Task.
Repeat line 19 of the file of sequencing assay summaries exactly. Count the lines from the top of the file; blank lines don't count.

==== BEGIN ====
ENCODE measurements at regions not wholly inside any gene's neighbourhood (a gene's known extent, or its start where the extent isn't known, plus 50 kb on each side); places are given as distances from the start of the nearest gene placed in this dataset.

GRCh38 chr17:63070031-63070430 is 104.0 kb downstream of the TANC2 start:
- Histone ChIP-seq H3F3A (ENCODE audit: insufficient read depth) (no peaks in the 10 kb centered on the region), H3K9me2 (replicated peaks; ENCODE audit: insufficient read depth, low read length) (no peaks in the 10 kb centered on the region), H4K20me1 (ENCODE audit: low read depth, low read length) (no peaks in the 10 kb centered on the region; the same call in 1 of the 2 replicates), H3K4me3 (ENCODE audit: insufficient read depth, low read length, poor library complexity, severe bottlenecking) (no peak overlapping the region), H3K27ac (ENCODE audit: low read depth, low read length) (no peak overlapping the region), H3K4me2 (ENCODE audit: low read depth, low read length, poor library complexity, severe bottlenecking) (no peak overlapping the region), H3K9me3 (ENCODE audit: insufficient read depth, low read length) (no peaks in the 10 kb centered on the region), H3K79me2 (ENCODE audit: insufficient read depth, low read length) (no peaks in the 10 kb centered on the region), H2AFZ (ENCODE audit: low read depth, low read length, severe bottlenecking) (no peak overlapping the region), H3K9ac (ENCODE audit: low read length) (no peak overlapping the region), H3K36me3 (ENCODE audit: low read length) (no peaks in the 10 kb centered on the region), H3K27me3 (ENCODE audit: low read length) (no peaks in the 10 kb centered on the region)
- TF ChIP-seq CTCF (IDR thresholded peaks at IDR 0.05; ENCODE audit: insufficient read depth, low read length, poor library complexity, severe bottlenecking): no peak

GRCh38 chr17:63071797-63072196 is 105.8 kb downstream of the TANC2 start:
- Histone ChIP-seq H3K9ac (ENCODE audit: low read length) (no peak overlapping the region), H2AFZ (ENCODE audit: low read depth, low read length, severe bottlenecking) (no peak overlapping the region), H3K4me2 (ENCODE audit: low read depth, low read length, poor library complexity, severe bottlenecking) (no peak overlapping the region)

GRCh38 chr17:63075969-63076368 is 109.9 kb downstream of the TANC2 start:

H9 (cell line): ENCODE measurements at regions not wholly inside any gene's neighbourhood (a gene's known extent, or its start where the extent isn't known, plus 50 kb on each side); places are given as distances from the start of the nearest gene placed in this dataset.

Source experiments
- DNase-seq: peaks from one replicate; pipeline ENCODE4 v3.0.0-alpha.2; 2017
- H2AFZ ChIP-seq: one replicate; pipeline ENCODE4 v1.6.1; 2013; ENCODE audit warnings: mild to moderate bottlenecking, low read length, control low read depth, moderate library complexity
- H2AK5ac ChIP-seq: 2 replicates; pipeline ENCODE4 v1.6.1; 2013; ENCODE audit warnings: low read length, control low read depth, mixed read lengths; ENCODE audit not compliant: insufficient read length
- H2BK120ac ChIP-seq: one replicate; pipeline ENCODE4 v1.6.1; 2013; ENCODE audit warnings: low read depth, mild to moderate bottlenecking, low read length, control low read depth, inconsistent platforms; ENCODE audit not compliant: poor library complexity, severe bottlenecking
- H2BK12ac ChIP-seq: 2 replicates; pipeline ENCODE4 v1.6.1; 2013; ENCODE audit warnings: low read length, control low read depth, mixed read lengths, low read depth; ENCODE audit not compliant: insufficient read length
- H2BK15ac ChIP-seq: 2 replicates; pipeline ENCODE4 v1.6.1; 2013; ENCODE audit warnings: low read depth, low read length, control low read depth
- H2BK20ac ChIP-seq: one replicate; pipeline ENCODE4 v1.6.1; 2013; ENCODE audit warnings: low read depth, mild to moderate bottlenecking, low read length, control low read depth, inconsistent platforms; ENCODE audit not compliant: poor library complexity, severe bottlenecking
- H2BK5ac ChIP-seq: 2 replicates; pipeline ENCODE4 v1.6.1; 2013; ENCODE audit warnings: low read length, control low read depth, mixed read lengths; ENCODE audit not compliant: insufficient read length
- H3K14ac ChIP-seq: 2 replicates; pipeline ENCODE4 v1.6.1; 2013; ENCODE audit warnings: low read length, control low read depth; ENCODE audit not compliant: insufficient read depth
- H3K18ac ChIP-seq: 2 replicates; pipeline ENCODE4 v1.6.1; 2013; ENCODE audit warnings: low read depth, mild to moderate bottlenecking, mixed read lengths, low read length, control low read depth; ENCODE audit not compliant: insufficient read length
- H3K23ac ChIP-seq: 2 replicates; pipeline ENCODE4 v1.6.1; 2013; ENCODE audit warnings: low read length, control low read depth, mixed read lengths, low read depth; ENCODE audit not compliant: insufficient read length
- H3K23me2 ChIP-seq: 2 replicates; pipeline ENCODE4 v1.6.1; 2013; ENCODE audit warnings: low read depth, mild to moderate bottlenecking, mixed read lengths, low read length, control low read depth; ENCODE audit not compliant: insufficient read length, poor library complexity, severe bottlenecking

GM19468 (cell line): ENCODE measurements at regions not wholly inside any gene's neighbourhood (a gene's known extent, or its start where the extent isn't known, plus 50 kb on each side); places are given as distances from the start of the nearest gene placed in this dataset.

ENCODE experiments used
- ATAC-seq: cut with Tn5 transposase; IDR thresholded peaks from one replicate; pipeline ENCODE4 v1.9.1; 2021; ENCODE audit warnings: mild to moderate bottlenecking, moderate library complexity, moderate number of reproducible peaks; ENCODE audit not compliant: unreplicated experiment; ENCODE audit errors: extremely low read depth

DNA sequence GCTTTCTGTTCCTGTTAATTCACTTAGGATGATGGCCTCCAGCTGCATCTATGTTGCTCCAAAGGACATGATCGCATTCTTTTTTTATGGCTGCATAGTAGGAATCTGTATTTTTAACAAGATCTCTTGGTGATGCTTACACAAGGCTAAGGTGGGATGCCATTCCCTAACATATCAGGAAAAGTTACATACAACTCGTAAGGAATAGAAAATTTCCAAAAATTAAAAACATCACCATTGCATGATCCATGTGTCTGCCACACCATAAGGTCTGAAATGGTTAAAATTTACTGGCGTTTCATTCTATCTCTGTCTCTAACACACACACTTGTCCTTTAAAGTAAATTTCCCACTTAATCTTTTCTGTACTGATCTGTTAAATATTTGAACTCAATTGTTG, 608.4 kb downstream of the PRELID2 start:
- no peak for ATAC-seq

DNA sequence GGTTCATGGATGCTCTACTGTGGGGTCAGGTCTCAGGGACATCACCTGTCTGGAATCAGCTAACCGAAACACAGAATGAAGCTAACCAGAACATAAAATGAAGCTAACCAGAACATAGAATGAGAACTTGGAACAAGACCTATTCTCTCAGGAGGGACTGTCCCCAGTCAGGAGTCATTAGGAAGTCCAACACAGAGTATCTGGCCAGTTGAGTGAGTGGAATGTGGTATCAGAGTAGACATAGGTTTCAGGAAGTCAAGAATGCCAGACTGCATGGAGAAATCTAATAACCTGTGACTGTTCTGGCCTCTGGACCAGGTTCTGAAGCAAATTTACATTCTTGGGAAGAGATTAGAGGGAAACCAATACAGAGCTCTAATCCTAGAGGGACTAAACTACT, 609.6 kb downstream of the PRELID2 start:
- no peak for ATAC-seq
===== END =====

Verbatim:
- H3K18ac ChIP-seq: 2 replicates; pipeline ENCODE4 v1.6.1; 2013; ENCODE audit warnings: low read depth, mild to moderate bottlenecking, mixed read lengths, low read length, control low read depth; ENCODE audit not compliant: insufficient read length